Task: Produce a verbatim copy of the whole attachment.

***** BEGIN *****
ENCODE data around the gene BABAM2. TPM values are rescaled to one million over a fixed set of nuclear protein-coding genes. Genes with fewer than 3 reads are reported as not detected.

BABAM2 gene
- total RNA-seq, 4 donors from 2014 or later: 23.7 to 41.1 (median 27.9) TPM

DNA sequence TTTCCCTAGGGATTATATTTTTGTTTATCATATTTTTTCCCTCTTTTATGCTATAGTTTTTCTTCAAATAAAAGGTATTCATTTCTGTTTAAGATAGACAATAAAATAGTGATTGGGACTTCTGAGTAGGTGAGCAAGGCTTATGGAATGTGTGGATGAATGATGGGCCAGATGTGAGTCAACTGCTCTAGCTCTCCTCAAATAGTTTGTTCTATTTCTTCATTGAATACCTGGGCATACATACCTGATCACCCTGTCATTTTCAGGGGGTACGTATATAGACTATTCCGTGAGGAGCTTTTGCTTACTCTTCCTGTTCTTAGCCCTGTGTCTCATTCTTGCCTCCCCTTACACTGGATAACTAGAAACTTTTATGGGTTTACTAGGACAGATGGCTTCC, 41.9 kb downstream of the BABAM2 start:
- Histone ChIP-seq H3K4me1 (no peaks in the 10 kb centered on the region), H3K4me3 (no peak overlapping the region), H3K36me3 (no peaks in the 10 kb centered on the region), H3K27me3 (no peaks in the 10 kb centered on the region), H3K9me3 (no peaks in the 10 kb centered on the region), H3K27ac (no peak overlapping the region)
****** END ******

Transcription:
ENCODE data around the gene BABAM2. TPM values are rescaled to one million over a fixed set of nuclear protein-coding genes. Genes with fewer than 3 reads are reported as not detected.

BABAM2 gene
- total RNA-seq, 4 donors from 2014 or later: 23.7 to 41.1 (median 27.9) TPM

DNA sequence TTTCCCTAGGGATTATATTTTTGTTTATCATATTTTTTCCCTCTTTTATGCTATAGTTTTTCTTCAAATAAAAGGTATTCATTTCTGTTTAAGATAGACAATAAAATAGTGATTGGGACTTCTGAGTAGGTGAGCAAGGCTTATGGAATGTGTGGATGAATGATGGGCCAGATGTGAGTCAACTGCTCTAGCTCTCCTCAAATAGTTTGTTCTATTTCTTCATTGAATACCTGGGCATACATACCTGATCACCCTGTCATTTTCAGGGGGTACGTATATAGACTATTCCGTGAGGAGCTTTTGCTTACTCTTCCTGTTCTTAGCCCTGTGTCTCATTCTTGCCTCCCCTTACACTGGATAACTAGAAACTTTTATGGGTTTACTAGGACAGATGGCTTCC, 41.9 kb downstream of the BABAM2 start:
- Histone ChIP-seq H3K4me1 (no peaks in the 10 kb centered on the region), H3K4me3 (no peak overlapping the region), H3K36me3 (no peaks in the 10 kb centered on the region), H3K27me3 (no peaks in the 10 kb centered on the region), H3K9me3 (no peaks in the 10 kb centered on the region), H3K27ac (no peak overlapping the region)